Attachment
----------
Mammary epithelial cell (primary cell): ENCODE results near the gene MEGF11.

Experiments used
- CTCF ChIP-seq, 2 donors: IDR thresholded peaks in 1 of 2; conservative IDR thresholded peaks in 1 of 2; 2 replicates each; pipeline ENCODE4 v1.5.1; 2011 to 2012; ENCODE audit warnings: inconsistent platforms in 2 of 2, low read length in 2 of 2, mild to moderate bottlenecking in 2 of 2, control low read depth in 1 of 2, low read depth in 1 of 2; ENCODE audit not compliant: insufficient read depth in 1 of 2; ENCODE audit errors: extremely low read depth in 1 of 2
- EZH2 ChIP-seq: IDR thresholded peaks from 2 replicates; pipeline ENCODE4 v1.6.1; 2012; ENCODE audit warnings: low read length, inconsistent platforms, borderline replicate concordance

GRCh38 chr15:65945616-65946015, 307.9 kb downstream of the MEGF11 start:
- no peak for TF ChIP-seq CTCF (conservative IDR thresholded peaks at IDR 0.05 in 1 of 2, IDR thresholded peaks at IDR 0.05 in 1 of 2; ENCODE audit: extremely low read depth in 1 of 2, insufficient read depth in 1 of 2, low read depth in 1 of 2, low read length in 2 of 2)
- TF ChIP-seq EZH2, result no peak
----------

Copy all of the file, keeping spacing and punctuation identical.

Mammary epithelial cell (primary cell): ENCODE results near the gene MEGF11.

Experiments used
- CTCF ChIP-seq, 2 donors: IDR thresholded peaks in 1 of 2; conservative IDR thresholded peaks in 1 of 2; 2 replicates each; pipeline ENCODE4 v1.5.1; 2011 to 2012; ENCODE audit warnings: inconsistent platforms in 2 of 2, low read length in 2 of 2, mild to moderate bottlenecking in 2 of 2, control low read depth in 1 of 2, low read depth in 1 of 2; ENCODE audit not compliant: insufficient read depth in 1 of 2; ENCODE audit errors: extremely low read depth in 1 of 2
- EZH2 ChIP-seq: IDR thresholded peaks from 2 replicates; pipeline ENCODE4 v1.6.1; 2012; ENCODE audit warnings: low read length, inconsistent platforms, borderline replicate concordance

GRCh38 chr15:65945616-65946015, 307.9 kb downstream of the MEGF11 start:
- no peak for TF ChIP-seq CTCF (conservative IDR thresholded peaks at IDR 0.05 in 1 of 2, IDR thresholded peaks at IDR 0.05 in 1 of 2; ENCODE audit: extremely low read depth in 1 of 2, insufficient read depth in 1 of 2, low read depth in 1 of 2, low read length in 2 of 2)
- TF ChIP-seq EZH2, result no peak